Silent Students: Education Overhaul


Maslow's Hierarchy of Needs

Maslow’s Hierarchy of Needs

Over time, I’ve had the opportunity to teach over 50 sections of student orientation courses. Most schools offer this class, with titles ranging from College 101 to Student Development to College Success Skills. While the perception of the course is that the instructors run the scale from exceptional to horrendous, a nearly uniform belief asserted by students is that the curriculum needs improvement. For most of these courses, the curriculum centers on topics such as study skills (note taking and test taking), campus navigation (tours and key resources), and career exploration. The concern is that many of our students are not in the frame of mind to receive these lessons and the resulting lack of engagement often leads to both student and teacher being disenfranchised with the experience. The issue may well be that we’ve lost sight of Maslow’s hierarchy of needs. Abraham Maslow was a psychology professor at Brandeis UniversityBrooklyn CollegeNew School for Social Research and Columbia University. He stressed the importance of focusing on the positive qualities in people, as opposed to treating them as a bag of symptoms.

Disenfranchised Student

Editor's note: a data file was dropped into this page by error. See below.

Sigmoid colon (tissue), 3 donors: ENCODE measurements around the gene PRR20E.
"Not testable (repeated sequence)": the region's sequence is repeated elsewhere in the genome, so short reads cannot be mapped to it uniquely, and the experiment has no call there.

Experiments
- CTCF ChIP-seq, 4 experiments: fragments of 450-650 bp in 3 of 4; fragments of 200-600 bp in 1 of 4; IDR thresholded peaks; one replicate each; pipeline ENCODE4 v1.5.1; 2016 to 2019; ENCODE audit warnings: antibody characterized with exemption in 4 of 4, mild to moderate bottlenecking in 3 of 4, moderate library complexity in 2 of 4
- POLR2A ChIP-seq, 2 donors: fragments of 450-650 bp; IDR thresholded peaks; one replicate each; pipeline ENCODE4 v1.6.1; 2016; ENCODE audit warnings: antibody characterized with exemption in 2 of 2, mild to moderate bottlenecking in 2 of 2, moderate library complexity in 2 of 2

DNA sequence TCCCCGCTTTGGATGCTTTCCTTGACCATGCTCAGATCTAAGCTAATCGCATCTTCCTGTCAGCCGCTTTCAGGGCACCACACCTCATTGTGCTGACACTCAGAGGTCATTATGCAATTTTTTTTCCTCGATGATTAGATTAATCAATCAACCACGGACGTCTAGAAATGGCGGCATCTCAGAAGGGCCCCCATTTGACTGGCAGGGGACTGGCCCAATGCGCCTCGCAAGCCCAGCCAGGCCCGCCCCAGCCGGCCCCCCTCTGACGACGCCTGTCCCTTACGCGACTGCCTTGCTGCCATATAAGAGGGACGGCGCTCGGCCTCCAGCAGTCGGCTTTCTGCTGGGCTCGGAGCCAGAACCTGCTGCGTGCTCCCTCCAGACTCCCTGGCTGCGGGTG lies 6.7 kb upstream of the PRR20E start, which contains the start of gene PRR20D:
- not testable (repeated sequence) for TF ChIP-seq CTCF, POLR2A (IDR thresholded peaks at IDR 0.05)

Disenfranchised Student

At times we should stop and consider the students needs. This class is taught in the freshman year of college.  These students are in their first few weeks of college, many of them are focused on their efforts to get socially acclimated to being in college. It’s understandable they may not be paying attention to a lecture on test taking anxiety when they are distracted by their efforts to get the cutie across the room to talk to them. If our intent is truly to get higher percentages of students fully integrated into our college environments and successfully to graduation, we must make a commitment to aiding in the social acclimation efforts of our students into college students first.

The voice of the student is important. The student is constantly being told what to do and rarely asked “What do you think?”. This needs to change.

- D

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